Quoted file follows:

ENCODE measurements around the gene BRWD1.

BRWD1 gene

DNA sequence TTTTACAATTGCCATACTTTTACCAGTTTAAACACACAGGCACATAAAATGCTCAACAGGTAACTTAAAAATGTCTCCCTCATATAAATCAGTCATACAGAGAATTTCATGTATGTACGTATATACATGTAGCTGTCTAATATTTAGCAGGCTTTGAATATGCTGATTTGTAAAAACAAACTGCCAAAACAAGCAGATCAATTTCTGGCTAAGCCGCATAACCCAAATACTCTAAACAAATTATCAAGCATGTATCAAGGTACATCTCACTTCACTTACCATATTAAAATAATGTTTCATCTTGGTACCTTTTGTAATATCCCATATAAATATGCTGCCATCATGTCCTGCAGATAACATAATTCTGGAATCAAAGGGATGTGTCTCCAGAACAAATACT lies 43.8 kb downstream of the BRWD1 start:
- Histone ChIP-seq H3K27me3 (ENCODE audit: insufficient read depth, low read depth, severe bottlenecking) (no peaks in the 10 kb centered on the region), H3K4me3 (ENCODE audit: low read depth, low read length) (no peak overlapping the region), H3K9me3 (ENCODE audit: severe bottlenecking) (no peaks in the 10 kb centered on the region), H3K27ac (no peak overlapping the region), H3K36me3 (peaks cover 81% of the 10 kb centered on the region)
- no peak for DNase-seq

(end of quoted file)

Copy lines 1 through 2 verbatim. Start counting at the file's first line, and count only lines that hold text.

ENCODE measurements around the gene BRWD1.

BRWD1 gene